Thursday, January 23, 2014

Quick Change (Eduardo Roy Jr, Cinemalaya 2013)

In Quick Change, Mimi Juareza essays one of the best, boldest performances seen on local screens in 2013. Her character Dorina engages in the illicit world of underground cosmetic surgery. She is like a fairy godmother to legions of gay people wishing to be beautiful. 

With an injection here and there of contraband stuff, she molds her clients into an approximation of who they want to be. Sometimes, a client asks for the moon by wishing to be a fab celebrity such as Anne Curtis. Immediately, another fake cosmetic surgeon shoots down the idea and says bluntly, 'we are not magicians.'

They may not be magicians but they sure do produce several good illusionists. We see a bevy of pretty gays made up to look like celebrities. Amazingly, they do look like their dream pegs. The gay contestant winner in the film is, in reality, the winner of Eat Bulaga's beauty contest for gays. She says she is a Kim Chiu-look alike although she resembles more the Kapuso starlet, Jennylyn Mercado. Either peg, she is really beautiful.

Juareza is not that far behind. Curly or wet, her tresses complement her sweet face. She registers well on the screen. Her early scenes make me believe she is a woman. Her physical looks and demeanor suggest she is a woman. She is a woman until her towel drops to the floor.

The appendage between Dorina's legs shatters the illusion that she is a woman. Her ex-boyfriend left her for another tranny because of that appendage. It is not so much because she is gay or has a dick but that Dorina has a bigger one. The ex-boyfriend is so full of himself. He is proud to show off his dick to other guys with smaller dicks such as Dorina's nephew. But, his ego gets deflated when he sees a person with a bigger dick.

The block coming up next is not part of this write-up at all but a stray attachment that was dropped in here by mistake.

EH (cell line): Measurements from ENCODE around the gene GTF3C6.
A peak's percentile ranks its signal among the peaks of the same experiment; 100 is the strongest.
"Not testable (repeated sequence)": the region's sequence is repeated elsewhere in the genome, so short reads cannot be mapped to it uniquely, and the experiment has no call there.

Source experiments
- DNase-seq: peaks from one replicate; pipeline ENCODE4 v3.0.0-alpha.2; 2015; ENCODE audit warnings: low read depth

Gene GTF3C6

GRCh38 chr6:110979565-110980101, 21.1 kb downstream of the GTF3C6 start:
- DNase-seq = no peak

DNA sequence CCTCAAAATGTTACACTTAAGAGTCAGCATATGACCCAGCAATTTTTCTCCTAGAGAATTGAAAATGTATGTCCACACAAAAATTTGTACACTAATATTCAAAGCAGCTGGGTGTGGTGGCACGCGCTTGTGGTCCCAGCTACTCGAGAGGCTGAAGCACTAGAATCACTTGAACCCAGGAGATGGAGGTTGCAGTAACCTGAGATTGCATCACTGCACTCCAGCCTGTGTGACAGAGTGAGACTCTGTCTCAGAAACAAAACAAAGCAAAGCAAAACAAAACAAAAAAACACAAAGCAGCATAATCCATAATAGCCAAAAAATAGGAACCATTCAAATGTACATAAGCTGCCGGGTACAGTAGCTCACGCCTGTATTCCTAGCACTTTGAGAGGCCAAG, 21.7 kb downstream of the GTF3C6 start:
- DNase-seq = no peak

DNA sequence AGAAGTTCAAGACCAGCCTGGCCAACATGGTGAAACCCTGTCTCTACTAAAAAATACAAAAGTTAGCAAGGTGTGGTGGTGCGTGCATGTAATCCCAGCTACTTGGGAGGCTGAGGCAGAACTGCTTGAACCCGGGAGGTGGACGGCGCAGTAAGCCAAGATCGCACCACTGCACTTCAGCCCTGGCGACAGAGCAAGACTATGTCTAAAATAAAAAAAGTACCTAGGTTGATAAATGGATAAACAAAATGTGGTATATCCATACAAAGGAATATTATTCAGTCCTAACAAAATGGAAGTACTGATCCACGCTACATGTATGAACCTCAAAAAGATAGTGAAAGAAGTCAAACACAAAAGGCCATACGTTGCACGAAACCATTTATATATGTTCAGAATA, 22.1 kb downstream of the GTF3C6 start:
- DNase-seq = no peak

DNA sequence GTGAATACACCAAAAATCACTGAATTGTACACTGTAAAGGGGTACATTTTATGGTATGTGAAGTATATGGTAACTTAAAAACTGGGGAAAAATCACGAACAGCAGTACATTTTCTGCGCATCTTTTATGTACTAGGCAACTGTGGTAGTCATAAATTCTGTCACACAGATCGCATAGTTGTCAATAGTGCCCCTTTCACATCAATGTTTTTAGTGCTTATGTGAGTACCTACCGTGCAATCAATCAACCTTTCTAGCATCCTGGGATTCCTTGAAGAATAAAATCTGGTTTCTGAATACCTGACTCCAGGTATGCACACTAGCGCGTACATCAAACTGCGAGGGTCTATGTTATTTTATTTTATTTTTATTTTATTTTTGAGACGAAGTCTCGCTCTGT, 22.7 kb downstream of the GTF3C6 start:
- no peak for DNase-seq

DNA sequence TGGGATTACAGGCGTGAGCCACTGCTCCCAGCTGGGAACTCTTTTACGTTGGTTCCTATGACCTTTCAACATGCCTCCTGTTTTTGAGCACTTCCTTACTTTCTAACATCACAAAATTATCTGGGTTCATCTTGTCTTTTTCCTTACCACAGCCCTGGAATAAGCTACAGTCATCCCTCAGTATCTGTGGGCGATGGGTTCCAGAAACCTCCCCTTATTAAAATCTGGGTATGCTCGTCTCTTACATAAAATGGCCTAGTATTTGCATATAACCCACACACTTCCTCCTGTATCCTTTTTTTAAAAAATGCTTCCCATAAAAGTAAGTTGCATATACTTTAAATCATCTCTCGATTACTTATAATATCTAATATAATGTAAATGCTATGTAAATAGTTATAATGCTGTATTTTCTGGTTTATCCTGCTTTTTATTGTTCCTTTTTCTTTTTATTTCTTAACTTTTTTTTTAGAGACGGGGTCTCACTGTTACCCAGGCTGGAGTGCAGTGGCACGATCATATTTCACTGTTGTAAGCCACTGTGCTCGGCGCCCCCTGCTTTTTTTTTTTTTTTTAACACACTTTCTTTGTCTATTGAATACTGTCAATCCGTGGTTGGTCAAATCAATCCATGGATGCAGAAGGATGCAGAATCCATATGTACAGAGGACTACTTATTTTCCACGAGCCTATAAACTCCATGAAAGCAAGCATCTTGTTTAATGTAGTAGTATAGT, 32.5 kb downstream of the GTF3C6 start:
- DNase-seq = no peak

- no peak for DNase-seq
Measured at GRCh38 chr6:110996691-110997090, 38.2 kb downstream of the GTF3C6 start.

Another big thing possessed by Dorina is her heart. She cares and treats her nephew like her own child. I'm reminded of the Lino Brocka film Ang Tatay Kong Nanay. A flamboyant Dolphy drags along her son to her daily rackets and nightly passions. This time around, Dorina is Ang Tita Kong Nanay. She also tags along her nephew in her rounds.

The boy, along with the audience, gets exposed to the world of gay people. We get immersed into beauty contests. We enter the milieu of gay entertainers at the Manila Film Center. We see the bare bodies of Dorina's clients. We hear their reasons for enduring the pain of surgery and courting death. Yes, they know the dangers of illegal cosmetic surgery but they still come in droves.

There's pathos seeing a client drop by for her regular fix of beauty interventions. Along with the injections, maybe she wants to hear her doc's encouraging words. A little flattery goes a long way in uplifting the mood of the client. 

The filmmakers, Eduardo Roy Jr. and Bing Lao, did an excellent job of showing a sympathetic view of gays. Dorina, a charlatan alright, is herself a victim of fake beauty products. Her only fault is that she tried to help fellow gays fulfill their wishes and needs.

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